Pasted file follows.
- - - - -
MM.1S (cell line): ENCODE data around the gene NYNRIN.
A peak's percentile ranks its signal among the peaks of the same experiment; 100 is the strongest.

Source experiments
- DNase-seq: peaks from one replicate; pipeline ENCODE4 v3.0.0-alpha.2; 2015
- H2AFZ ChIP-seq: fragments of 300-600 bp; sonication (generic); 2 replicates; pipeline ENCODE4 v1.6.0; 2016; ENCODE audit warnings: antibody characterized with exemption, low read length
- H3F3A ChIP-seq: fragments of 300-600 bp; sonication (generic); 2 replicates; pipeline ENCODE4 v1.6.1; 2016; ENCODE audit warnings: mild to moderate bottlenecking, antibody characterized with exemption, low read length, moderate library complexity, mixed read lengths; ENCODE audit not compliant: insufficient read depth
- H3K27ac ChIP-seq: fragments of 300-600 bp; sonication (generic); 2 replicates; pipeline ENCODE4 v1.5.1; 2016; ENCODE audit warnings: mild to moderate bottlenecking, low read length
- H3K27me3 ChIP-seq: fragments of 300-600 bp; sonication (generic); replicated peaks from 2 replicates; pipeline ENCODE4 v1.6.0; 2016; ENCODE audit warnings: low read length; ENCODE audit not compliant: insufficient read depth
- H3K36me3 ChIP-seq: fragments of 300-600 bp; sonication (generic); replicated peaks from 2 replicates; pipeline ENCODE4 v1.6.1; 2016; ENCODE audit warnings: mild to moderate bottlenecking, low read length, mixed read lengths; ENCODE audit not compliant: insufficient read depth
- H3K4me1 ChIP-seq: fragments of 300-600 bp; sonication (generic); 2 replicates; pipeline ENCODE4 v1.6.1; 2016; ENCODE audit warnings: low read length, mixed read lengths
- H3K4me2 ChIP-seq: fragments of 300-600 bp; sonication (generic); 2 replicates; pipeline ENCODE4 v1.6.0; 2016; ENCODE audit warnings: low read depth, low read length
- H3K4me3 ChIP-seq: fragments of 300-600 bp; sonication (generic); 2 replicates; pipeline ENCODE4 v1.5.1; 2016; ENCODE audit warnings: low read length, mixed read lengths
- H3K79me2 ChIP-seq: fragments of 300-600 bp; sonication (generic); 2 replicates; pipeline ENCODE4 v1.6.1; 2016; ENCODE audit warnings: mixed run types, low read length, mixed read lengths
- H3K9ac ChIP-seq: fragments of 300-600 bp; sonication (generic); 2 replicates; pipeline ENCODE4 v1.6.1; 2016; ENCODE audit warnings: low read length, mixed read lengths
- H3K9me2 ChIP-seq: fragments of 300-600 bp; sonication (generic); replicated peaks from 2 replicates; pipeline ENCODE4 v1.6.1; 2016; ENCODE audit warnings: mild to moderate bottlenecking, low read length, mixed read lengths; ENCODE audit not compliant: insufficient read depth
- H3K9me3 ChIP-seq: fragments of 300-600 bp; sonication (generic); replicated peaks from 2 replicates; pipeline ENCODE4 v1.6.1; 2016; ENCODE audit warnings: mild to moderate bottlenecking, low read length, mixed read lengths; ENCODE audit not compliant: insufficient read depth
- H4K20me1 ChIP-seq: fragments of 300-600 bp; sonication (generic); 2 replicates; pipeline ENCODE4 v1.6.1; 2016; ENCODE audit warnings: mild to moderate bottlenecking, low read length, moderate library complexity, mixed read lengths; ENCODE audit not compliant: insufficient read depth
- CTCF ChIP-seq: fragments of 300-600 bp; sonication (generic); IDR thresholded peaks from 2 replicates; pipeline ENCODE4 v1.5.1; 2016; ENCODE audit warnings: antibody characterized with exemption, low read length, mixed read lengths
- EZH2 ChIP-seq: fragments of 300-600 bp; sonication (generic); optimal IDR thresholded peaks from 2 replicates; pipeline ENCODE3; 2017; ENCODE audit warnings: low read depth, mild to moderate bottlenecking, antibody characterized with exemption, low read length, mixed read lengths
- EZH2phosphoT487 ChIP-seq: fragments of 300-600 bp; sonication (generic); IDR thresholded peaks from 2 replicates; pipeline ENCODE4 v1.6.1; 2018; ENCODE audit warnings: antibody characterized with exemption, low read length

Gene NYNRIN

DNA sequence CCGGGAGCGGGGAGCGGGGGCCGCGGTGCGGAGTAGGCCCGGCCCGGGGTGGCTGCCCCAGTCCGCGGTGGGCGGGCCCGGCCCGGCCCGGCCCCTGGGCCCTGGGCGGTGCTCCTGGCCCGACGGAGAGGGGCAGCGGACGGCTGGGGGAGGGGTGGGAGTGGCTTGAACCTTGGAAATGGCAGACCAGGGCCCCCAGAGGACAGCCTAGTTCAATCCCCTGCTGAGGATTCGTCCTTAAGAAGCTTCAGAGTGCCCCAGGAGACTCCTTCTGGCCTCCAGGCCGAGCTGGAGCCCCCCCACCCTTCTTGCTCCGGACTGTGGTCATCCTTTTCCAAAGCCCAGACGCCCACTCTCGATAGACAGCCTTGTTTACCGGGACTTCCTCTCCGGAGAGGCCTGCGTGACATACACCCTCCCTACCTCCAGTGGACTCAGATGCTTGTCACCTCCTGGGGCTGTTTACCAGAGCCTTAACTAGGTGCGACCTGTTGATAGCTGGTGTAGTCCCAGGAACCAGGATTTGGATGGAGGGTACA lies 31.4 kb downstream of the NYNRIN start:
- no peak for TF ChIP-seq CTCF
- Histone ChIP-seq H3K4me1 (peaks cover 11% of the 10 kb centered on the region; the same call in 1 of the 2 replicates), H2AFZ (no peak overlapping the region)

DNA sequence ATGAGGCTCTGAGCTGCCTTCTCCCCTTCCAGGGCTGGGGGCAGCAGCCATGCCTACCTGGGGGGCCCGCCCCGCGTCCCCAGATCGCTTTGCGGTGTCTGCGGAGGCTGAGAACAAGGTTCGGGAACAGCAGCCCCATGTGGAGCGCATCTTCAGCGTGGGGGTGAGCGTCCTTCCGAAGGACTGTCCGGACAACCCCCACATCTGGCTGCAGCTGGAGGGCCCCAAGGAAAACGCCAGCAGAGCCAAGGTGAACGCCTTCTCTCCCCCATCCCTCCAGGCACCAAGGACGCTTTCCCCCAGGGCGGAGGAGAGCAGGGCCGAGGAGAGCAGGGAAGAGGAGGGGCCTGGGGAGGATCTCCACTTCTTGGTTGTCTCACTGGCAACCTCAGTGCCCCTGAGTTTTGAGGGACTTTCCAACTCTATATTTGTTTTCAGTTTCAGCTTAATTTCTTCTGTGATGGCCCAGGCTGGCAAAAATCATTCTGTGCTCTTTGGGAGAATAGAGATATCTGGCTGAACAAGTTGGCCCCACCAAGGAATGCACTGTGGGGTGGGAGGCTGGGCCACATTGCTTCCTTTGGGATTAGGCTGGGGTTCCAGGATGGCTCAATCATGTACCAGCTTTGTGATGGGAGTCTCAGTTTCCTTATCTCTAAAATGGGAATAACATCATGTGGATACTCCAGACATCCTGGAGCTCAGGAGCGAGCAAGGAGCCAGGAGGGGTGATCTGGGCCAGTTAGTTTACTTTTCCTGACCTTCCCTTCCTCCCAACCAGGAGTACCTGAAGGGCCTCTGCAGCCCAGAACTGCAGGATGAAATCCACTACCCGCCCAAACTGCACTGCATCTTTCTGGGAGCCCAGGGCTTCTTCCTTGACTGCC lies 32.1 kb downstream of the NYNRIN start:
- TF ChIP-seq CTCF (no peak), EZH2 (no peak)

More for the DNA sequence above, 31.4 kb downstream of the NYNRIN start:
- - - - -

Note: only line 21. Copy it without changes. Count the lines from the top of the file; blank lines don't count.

Gene NYNRIN